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Why Do Some PCA-Trained Coaches Still Behave Badly?

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This resource stems from a question submitted to the Ask PCA blog. Responses come from our experts including PCA Trainers, who lead live group workshops for coaches, parents, administrators and student-athletes.

"At lunch recently with some sports parents, I mentioned that I was a supporter of PCA. A couple of them were skeptical. They told me their kids had played on teams led by PCA-trained coaches, and they had never seen such badly behaved coaches, abusive to players and parents. Why does that happen and what can be done to improve the situation?"

PCA Response by Jim Thompson (@JimThompson18), PCA Founder
From the beginning, PCA has been about "unfreezing" coaches and refreezing them in new, better coaching behaviors. We discovered that training coaches wasn't enough. We quickly moved to a ""systems approach"" to work with leaders, coaches, parents and athletes so that the entire system reinforces the behaviors we'd like to see.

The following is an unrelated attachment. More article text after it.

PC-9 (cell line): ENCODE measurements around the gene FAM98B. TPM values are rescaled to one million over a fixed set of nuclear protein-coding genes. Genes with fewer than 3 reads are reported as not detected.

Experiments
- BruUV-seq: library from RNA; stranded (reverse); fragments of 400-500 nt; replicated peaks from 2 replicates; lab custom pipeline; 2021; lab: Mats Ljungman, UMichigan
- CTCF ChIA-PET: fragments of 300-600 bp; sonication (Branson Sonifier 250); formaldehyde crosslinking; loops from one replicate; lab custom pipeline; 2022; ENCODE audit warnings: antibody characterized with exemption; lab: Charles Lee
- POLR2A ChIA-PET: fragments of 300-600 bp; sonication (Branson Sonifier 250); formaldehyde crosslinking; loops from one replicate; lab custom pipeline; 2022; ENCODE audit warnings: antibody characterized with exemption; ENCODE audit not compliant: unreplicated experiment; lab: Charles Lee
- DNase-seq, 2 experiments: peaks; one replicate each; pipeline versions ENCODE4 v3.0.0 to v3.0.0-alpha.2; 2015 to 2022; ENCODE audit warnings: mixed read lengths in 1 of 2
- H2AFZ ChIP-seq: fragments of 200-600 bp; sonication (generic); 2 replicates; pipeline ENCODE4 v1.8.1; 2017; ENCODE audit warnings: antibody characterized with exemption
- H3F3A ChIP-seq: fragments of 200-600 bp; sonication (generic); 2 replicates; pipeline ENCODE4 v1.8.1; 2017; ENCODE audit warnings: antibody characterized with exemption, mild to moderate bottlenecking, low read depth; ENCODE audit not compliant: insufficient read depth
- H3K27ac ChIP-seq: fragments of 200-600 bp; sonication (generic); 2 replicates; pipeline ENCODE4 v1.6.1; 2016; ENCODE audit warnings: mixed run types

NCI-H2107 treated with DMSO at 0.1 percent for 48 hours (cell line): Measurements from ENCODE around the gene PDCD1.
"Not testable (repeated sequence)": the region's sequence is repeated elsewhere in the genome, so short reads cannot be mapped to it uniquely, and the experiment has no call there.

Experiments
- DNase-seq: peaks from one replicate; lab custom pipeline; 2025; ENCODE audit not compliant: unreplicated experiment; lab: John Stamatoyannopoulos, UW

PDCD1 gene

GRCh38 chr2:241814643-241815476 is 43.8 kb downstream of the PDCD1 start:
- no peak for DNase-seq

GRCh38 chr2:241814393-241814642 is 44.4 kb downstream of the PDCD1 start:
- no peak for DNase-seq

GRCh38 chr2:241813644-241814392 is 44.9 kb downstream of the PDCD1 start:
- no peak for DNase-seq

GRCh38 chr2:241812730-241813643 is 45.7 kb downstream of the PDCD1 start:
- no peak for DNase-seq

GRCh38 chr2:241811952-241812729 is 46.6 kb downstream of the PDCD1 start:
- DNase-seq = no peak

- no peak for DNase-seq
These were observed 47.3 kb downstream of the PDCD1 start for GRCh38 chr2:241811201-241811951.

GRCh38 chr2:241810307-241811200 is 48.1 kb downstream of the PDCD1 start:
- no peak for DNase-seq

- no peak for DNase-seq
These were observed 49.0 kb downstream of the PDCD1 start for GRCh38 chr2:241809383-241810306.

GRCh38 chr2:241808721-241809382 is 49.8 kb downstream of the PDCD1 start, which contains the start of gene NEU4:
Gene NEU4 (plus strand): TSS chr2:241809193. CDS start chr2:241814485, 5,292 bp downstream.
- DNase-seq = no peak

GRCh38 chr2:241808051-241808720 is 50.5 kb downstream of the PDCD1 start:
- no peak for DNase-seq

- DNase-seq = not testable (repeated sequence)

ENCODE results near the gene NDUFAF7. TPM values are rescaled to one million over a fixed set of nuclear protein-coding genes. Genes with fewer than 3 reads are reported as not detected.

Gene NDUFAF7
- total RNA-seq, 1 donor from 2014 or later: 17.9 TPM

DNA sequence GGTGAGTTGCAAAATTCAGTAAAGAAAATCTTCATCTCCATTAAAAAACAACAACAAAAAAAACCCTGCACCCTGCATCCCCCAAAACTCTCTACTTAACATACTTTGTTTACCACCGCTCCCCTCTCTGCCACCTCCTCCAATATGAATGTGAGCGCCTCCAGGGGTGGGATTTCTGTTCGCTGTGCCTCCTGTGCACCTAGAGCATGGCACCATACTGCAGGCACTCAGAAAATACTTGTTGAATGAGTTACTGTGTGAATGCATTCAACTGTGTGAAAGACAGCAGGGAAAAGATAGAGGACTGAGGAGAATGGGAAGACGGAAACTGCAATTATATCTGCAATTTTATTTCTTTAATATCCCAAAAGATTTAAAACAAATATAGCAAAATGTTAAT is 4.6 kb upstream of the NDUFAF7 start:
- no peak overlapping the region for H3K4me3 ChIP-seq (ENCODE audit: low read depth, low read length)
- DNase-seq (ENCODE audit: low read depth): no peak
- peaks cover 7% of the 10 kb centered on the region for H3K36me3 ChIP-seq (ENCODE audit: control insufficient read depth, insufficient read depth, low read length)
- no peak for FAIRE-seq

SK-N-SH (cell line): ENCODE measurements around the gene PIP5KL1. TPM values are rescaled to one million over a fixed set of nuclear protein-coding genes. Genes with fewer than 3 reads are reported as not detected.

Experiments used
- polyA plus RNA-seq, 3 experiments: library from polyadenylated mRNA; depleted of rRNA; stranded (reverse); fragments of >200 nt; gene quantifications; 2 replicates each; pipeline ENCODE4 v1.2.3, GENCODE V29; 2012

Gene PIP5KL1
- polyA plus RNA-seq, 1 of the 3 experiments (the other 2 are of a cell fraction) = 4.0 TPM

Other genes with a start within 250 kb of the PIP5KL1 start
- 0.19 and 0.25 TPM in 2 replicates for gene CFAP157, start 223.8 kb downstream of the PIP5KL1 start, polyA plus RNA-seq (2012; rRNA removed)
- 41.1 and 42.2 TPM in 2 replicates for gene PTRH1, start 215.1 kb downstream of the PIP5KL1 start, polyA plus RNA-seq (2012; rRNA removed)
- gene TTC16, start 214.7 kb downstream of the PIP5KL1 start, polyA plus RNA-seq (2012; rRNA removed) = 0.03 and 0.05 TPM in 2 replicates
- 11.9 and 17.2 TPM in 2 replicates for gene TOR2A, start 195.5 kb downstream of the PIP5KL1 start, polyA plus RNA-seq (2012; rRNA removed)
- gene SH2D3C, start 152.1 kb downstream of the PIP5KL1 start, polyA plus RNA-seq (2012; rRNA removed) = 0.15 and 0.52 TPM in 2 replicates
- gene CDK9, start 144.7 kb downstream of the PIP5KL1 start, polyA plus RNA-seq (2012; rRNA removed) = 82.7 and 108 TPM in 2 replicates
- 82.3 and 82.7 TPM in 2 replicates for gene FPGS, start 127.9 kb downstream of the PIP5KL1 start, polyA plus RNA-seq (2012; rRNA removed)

Let's consider four kinds of youth coaches.

1.) Members of this group embrace PCA methods and tools and quickly integrate them into the way they coach because Double-Goal Coaching is already part of their identity even if they didn't have the specific vocabulary down.

2.) The majority of coaches are well-meaning people who haven't developed a robust coaching philosophy and thus are susceptible to the pressures of a win-at-all-cost culture. They are inconsistent in their coaching and sometimes step over a line that they later regret (even if they publicly justify it when criticized).

3.) See more in the PDF below

Download a printable version of this resource, including additional commentary from PCA, by clicking the PDF below. To read more questions and answers like this, or to submit your own question to the Ask PCA blog, click here.

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